Chris Appleby Ministries

Chris Appleby Ministries



Jonah 1-2

Jonah would have to be one of the best known names in the Bible, wouldn’t he? Just about everyone has heard the story of Jonah and the whale even if they don’t know the details. When a cricket commentator says how well a batsman’s doing and he gets out a couple of balls later, what do the other commentators say? “You’ve Jonahed him!”

But you know, there’s a bit more to this story than just a morality tale of someone who brings bad luck to those he travels with because he’s disobeyed God. Jonah is one of those Old Testament books that point forward so clearly to the gospel and its implications for us as Christians.

In fact, the main character in this story isn’t Jonah at all; nor is it the whale. The main character is God. Jonah is one of the supporting characters, along with the king of Nineveh and his people but the thrust of the story revolves around God and his purposes for the world.

Meaning In the Face of Suffering  audio

Ecclesiastes 3:16-4:3

2 Cor 4:5-12

(Part of a Sermon series based on Making Sense of God by Tim Keller,  Hodder & Stoughton, Sept 2016)

The book of Ecclesiastes presents us with the basic dilemma of living: What’s it all about? King Solomon explains that he’s applied his mind to seek and to search out by wisdom all that is done under heaven. He’s lived a life of pleasure, he’s built great works of architecture; he’s studied nature to the point where he’s become a great naturalist; he’s surrounded himself with every form of luxury: gold, jewels, slaves, entertainers, concubines; - and his conclusion? “It is an unhappy business that God has given to human beings to be busy with. 14I saw all the things that are done under the sun; all is meaningless, a chasing after wind.” (Eccl 1:13-14)

 In the passage we read today he says when he looked in the places of justice and righteousness all he found was wickedness. He says he can find no difference between humans and animals. Despite our great inventiveness and intelligence, in the end we all die the same way animals do. We’re all from dust and we all return to dust. - He sounds like he needs a course of anti-depressants, doesn’t he?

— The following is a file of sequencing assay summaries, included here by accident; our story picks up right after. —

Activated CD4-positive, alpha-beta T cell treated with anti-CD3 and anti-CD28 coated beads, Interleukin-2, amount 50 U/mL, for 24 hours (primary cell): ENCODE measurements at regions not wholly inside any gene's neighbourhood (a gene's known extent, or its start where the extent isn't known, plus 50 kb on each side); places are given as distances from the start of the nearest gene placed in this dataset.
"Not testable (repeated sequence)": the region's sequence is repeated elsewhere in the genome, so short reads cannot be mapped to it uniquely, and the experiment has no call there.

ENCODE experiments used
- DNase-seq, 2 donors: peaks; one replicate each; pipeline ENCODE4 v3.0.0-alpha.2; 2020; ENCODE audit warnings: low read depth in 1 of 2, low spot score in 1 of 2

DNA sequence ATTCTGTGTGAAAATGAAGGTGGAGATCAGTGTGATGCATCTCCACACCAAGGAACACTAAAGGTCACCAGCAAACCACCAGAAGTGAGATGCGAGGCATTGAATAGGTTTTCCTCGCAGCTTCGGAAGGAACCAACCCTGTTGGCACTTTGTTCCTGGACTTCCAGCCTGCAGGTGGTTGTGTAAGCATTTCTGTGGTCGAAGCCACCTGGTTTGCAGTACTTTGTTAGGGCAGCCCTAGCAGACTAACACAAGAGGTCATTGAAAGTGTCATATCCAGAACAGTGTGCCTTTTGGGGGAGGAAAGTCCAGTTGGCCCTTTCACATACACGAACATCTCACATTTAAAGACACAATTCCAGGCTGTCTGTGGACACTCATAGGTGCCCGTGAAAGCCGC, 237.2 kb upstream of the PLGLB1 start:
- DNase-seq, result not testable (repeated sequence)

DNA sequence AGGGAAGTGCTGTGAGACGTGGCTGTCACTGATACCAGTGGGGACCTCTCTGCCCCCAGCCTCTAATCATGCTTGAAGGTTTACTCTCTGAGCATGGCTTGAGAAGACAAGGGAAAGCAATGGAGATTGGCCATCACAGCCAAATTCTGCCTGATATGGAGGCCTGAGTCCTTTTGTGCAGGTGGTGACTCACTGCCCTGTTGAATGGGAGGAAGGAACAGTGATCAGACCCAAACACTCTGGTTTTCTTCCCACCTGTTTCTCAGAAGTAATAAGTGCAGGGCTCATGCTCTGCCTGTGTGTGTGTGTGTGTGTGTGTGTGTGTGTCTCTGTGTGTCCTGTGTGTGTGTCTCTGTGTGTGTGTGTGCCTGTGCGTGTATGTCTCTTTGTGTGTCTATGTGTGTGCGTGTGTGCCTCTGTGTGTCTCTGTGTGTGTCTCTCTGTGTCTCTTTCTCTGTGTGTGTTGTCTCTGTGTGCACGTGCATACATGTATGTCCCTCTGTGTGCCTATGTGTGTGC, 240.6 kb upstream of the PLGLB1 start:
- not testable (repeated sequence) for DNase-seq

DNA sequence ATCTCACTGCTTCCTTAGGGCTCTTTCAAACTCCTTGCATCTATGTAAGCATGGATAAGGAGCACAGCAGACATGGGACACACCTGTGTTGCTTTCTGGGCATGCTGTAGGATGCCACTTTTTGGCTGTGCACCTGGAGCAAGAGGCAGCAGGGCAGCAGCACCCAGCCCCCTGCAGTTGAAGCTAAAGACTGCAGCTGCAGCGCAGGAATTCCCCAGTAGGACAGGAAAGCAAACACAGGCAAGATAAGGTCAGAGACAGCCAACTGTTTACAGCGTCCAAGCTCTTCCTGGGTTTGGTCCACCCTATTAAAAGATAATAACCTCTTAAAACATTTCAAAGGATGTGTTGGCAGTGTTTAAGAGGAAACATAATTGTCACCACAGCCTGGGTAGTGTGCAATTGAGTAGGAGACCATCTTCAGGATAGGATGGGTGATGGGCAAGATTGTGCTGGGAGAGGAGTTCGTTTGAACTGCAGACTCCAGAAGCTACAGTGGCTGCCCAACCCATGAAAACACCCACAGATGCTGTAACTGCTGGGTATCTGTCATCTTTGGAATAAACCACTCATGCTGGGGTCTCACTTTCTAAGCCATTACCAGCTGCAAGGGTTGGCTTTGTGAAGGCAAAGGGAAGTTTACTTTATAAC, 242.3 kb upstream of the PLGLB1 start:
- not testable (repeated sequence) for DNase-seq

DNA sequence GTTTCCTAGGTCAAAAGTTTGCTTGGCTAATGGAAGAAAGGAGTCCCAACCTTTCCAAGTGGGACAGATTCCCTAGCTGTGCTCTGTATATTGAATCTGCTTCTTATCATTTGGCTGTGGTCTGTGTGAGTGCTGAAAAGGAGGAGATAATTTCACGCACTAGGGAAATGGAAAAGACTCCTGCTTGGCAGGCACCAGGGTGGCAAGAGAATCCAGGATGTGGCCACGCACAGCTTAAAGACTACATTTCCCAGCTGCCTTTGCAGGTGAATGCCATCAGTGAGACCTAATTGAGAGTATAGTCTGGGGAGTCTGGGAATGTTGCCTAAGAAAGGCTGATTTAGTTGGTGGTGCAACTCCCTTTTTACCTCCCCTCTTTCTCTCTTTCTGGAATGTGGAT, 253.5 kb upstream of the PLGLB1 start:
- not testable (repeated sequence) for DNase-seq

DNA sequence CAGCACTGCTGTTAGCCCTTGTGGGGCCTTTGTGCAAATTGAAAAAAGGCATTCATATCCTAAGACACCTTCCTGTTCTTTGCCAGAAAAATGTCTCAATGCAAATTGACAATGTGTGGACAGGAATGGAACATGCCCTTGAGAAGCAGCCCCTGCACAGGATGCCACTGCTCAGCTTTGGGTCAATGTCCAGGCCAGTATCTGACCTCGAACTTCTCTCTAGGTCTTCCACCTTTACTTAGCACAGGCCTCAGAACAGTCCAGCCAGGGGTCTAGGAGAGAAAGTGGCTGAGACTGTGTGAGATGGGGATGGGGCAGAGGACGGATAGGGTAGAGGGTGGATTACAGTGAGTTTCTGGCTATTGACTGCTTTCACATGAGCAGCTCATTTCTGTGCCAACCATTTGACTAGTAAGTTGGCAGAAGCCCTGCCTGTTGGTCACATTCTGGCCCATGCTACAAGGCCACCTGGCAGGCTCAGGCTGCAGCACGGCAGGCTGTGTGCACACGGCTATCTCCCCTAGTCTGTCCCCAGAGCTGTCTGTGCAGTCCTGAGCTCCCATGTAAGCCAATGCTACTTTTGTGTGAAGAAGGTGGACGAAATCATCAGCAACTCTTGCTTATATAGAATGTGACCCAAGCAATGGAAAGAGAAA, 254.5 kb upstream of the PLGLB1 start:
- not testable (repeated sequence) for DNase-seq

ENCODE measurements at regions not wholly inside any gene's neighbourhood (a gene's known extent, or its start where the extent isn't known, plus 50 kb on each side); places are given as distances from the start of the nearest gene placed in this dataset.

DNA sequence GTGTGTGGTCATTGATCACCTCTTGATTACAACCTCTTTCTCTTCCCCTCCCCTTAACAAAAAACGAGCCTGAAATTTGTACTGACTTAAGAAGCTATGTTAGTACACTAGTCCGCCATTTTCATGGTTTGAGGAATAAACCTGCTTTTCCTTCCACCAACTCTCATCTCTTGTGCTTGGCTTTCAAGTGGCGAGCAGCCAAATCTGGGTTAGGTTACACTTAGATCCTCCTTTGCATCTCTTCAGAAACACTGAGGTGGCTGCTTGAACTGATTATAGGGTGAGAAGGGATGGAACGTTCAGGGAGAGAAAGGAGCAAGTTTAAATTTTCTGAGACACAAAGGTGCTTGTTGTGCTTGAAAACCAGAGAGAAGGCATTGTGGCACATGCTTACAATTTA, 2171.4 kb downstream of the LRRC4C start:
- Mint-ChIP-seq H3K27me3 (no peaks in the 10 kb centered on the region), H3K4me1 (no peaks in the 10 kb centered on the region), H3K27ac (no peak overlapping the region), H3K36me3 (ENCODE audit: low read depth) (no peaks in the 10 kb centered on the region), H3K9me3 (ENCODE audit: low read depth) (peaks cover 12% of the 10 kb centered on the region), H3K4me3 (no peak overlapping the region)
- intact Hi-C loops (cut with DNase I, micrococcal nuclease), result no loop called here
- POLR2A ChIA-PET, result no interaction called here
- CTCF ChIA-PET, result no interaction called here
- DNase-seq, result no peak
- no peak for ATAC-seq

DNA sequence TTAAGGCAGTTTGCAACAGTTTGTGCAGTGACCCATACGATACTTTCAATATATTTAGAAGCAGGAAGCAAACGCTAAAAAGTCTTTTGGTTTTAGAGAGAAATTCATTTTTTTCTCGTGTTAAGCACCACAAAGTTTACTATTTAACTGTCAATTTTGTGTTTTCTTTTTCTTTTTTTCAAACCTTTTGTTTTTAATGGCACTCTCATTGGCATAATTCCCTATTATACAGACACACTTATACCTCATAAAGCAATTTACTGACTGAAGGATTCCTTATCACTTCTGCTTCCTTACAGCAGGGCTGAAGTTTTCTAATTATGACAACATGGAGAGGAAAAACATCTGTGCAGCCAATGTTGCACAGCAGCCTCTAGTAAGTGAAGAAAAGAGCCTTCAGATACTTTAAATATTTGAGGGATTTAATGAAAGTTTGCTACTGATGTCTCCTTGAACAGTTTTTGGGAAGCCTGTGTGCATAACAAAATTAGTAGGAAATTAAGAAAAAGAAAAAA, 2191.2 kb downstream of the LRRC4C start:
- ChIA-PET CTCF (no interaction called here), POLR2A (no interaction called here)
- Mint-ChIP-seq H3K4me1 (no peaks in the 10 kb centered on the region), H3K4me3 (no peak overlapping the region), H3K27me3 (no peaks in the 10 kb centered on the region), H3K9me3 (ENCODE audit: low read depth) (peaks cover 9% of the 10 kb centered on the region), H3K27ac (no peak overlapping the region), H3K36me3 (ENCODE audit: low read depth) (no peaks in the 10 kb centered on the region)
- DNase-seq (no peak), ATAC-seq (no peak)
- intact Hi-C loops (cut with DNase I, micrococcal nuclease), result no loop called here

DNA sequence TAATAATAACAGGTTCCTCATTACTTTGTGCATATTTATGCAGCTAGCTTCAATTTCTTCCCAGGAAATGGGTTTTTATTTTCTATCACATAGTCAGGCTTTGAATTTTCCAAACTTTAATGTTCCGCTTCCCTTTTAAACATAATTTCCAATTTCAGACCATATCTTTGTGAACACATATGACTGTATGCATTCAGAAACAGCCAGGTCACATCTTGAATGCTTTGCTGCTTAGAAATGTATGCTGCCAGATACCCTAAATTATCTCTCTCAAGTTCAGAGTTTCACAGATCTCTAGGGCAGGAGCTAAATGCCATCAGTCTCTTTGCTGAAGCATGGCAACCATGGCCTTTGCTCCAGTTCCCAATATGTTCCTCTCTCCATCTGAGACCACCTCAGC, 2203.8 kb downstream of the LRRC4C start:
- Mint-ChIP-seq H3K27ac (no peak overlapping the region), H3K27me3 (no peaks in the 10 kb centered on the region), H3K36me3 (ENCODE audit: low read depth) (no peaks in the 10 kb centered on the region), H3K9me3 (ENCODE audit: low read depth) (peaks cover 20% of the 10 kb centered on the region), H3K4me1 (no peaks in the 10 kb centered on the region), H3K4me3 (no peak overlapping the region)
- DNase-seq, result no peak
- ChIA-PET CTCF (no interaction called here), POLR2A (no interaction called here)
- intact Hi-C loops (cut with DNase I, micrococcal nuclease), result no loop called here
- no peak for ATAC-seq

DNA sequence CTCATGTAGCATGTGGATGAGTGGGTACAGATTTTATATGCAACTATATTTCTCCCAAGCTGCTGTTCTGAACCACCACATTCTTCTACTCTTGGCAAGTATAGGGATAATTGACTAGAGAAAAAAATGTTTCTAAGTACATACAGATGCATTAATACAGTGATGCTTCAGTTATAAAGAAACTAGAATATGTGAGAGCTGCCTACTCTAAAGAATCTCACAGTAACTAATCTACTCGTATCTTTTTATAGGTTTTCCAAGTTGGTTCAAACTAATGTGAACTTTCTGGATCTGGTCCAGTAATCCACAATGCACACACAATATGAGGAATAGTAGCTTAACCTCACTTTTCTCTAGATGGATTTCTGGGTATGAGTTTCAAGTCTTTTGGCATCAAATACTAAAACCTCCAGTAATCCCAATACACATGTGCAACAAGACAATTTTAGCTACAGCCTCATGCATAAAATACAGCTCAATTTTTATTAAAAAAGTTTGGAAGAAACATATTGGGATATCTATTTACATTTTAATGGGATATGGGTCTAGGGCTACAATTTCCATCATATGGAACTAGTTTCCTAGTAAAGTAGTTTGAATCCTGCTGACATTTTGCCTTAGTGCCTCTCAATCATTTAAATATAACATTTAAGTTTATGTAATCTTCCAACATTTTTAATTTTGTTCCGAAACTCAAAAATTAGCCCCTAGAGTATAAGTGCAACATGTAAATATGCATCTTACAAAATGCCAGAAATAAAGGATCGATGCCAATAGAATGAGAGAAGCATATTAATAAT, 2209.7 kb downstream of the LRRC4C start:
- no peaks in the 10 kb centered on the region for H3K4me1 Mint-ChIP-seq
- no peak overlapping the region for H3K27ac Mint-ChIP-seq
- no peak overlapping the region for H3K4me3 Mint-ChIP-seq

But he isn’t depressed. He’s just realistic. His conclusion, one of them at least, is that what we need to do is just accept our lot and enjoy what we can of life. “22There is nothing better than that all should enjoy their work, for that is their lot; who can bring them to see what will be after them?” There’s something very contemporary about that isn’t there?

Gideon - An Unexpected Hero   Audio

Judges 6 - 8

Gideon isn’t exactly your Hollywood image of a hero is he? In fact he’s the exact opposite. He’s much more the indecisive, timid type. He’s one of those people who want every ‘i’ dotted and every t crossed before they make a decision and even then they still have doubts. You can see the sort of person he is from the situation in which we find him at the beginning of this story.  “11Now the angel of the LORD came and sat under the oak at Ophrah, which belonged to Joash the Abiezrite, as his son Gideon was beating out wheat in the wine press, to hide it from the Midianites.” Just to make the situation clear, you need to understand that in those days wine presses were generally dug into the ground, so that if you got inside a wine press you’d be out of sight, in Gideon’s case from their enemies, the Midianites.

Yet the encouraging thing for those of us who relate to Gideon as this timid, nervous type, is that despite the unpromising material from which he was made, God takes him and makes him into a hero of Biblical proportions. So let’s spend some time thinking about the process through which Gideon was changed by God into a leader and saviour of his people.

 The World Turned Upside Down   Audio

Luke 1:46-56

Our image of the first Christmas is so sanitised, isn’t it? We imagine a young woman, dressed in a pearly white robe with a blue veil over her head, riding a lovely little donkey from Nazareth to Bethlehem. When they get there the inn is full but the kindly innkeeper cleans out the stable and sets them up there with a manger filled with fresh hay and nice clean swaddling clothes for the baby Jesus. It’s all so wonderful, isn’t it?! 

And so far from the truth!